In other words, between the two cards you’d earn up to 4.5x points at U.S. supermarkets, 4x points on dining, 3x points on flights booked directly with airlines, up to 3x points at U.S. gas stations, and up to 1.5x points on all other purchases.
That’s a great return, though not ideal if you travel a lot internationally. That’s because Amex doesn’t have the same global acceptance as other cards, and also some bonus categories only apply with US retailers.
If you’re willing to add another Amex card to the mix, I’d highly recommend The Blue Business® Plus Credit Card from American Express (review), which has no annual fee (Rates & Fees) and offers 2x Membership Rewards points on the first $50,000 spent every calendar year.
If you’re new to miles and points, it’s tough to beat the combination of the Chase Sapphire Reserve® Card and the Chase Freedom Unlimited®. While you’d pay a total of $550 in annual fees, the way I see it the $300 annual travel credit is more or less worth face value, so I tend to think the real “out of pocket” on this combination is $250 per year.
For that, you’re getting triple points on dining and travel, 1.5x points on everything else, a Priority Pass membership, incredible travel coverage, no foreign transaction fees, a Global Entry fee credit, and the ability to redeem points for 1.5 cents each towards the cost of a travel purchase.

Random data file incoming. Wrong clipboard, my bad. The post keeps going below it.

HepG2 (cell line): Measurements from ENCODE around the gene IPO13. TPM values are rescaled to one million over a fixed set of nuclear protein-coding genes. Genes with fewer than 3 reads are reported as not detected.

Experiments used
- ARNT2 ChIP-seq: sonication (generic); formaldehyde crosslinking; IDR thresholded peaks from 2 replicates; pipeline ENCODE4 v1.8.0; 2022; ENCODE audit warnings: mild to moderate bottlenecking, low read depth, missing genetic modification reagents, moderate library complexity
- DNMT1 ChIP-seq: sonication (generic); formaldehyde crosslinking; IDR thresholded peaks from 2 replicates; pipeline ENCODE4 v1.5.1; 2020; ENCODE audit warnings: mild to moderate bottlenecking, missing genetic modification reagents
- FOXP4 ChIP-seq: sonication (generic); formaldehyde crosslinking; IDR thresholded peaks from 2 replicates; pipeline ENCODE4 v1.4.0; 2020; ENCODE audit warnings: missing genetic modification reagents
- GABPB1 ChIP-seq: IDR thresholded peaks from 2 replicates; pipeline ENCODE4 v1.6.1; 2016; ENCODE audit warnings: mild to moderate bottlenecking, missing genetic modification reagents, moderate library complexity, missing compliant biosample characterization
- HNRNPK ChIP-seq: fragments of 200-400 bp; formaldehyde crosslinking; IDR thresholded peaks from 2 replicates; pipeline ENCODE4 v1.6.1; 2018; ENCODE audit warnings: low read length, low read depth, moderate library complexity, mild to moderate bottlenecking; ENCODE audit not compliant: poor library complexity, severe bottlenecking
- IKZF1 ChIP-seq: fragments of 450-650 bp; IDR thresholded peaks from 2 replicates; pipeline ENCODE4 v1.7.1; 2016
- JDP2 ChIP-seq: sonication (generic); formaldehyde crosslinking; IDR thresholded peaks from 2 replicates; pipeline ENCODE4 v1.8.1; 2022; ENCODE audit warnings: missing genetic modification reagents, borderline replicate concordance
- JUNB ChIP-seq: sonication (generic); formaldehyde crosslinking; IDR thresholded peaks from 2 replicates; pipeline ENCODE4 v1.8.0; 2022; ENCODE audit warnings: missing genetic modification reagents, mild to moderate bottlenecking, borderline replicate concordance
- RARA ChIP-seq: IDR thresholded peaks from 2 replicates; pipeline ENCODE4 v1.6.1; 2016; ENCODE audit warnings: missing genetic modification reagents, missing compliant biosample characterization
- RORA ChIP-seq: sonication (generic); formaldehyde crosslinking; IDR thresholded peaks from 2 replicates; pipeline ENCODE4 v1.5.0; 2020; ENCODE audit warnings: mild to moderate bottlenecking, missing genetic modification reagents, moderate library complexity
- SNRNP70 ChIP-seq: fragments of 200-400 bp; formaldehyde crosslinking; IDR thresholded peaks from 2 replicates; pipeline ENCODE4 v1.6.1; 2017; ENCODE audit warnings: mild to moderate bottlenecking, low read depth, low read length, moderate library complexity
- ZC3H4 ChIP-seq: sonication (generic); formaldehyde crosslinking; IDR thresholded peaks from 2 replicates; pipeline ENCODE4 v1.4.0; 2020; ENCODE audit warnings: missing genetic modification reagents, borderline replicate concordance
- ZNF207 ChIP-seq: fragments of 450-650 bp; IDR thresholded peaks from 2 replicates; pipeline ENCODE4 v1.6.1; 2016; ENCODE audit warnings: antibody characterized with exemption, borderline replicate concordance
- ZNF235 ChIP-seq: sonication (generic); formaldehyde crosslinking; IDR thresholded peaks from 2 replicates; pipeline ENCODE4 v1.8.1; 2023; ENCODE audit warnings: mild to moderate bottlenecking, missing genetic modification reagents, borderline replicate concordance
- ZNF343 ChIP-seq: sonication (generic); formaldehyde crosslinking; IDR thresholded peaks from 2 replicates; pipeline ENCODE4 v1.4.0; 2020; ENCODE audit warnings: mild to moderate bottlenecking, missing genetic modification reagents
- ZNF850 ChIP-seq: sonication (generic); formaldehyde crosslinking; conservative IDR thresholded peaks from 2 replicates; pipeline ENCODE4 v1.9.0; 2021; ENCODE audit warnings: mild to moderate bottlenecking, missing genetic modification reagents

Arguably the combo is even more valuable right now, between the flexibility with the travel credit, the ability to redeem rewards towards dining and groceries, and the improved bonus on the Freedom Unlimited.
I don’t think there’s a better card duo out there. For more on Ultimate Rewards, see The Ultimate OMAAT Guide to Ultimate Rewards.
The following links will direct you to the rates and fees for mentioned American Express Cards. These include: American Express® Gold Card (Rates & Fees), and The Blue Business® Plus Credit Card from American Express (Rates & Fees).